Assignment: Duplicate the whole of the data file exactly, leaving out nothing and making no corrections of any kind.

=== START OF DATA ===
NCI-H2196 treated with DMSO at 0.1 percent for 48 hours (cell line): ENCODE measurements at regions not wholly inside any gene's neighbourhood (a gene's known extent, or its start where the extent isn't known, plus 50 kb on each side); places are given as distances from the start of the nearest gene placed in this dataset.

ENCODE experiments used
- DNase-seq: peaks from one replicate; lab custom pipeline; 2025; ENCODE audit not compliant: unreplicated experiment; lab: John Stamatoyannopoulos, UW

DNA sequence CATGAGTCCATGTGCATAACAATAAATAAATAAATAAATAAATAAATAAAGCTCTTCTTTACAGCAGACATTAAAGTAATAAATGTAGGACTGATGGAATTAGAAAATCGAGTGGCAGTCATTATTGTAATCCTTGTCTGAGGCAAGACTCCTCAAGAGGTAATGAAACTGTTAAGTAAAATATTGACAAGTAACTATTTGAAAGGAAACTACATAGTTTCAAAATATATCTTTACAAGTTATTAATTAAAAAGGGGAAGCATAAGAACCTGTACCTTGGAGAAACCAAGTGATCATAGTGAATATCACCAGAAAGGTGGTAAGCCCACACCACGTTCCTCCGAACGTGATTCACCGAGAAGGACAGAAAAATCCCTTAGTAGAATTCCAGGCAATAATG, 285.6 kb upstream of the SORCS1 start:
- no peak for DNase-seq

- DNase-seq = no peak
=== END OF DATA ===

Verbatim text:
NCI-H2196 treated with DMSO at 0.1 percent for 48 hours (cell line): ENCODE measurements at regions not wholly inside any gene's neighbourhood (a gene's known extent, or its start where the extent isn't known, plus 50 kb on each side); places are given as distances from the start of the nearest gene placed in this dataset.

ENCODE experiments used
- DNase-seq: peaks from one replicate; lab custom pipeline; 2025; ENCODE audit not compliant: unreplicated experiment; lab: John Stamatoyannopoulos, UW

DNA sequence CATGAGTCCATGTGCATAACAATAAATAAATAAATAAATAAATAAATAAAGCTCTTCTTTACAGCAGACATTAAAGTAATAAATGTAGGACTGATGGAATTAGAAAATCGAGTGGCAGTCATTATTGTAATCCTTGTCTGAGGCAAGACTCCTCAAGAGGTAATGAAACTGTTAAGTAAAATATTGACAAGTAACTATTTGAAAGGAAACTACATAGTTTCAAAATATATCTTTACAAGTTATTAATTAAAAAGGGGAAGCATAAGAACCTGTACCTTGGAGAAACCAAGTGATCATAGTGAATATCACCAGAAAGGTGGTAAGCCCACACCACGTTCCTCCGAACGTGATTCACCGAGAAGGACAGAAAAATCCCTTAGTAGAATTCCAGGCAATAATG, 285.6 kb upstream of the SORCS1 start:
- no peak for DNase-seq

- DNase-seq = no peak